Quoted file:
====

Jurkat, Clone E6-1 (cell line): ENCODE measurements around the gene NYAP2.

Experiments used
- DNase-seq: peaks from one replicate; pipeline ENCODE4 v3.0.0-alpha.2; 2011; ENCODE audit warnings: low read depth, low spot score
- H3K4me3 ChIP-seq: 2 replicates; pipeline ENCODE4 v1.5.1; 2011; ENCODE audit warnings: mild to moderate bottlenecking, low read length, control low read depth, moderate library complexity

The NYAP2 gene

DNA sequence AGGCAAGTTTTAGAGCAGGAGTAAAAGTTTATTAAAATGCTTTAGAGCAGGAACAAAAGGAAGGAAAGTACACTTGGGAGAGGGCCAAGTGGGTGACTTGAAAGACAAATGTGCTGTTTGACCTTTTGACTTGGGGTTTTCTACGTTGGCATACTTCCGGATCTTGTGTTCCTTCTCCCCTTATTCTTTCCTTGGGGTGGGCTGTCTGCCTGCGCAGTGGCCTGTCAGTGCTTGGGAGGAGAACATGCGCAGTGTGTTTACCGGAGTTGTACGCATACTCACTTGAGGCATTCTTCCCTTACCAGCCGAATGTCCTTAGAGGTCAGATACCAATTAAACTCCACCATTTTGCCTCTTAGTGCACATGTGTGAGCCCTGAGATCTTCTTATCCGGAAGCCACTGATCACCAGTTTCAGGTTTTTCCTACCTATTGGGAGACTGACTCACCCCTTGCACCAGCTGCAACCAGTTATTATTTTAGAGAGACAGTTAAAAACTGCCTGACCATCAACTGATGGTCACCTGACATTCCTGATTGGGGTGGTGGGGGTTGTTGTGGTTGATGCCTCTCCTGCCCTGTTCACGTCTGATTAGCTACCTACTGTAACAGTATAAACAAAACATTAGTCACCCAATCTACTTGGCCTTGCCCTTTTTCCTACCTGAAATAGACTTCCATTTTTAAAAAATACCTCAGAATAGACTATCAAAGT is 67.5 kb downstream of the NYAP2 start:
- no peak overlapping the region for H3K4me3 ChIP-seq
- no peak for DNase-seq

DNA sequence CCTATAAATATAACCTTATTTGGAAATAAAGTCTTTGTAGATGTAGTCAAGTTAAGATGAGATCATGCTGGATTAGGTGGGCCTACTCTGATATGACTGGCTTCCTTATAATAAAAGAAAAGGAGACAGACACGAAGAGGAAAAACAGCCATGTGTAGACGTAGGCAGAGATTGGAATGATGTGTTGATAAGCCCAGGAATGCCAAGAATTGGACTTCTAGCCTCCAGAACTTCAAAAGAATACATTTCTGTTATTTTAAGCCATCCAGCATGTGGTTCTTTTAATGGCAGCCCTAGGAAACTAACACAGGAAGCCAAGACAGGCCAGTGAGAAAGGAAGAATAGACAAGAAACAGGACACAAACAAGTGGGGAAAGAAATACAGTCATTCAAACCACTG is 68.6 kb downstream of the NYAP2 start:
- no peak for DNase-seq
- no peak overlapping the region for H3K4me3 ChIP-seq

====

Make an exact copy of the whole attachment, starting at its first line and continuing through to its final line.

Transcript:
Jurkat, Clone E6-1 (cell line): ENCODE measurements around the gene NYAP2.

Experiments used
- DNase-seq: peaks from one replicate; pipeline ENCODE4 v3.0.0-alpha.2; 2011; ENCODE audit warnings: low read depth, low spot score
- H3K4me3 ChIP-seq: 2 replicates; pipeline ENCODE4 v1.5.1; 2011; ENCODE audit warnings: mild to moderate bottlenecking, low read length, control low read depth, moderate library complexity

The NYAP2 gene

DNA sequence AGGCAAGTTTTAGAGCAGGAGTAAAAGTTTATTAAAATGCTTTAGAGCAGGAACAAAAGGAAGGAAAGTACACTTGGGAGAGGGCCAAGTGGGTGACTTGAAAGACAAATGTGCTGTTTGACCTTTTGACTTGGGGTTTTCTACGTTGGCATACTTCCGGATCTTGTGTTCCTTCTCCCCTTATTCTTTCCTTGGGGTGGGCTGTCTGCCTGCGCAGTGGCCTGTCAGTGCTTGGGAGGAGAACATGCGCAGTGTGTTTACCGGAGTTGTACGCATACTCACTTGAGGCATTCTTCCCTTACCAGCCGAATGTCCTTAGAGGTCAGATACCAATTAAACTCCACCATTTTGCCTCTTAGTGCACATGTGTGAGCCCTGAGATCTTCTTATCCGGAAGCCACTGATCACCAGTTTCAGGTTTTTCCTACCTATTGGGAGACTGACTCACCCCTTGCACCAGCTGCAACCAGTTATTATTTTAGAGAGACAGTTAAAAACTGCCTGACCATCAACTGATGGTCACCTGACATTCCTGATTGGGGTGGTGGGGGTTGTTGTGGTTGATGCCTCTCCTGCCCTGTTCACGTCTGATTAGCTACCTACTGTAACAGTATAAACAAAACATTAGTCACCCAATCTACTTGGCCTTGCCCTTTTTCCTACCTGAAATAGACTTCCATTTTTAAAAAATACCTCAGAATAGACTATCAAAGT is 67.5 kb downstream of the NYAP2 start:
- no peak overlapping the region for H3K4me3 ChIP-seq
- no peak for DNase-seq

DNA sequence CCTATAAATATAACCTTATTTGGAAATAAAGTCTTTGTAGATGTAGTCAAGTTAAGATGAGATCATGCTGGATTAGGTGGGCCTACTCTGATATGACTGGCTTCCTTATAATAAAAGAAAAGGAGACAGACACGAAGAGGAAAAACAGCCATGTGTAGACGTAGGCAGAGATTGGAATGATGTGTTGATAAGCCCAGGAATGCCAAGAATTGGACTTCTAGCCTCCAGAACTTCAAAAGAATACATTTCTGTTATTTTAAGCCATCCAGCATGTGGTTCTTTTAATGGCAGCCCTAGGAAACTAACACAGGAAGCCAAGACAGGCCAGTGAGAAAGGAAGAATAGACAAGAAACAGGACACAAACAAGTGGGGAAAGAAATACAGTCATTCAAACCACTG is 68.6 kb downstream of the NYAP2 start:
- no peak for DNase-seq
- no peak overlapping the region for H3K4me3 ChIP-seq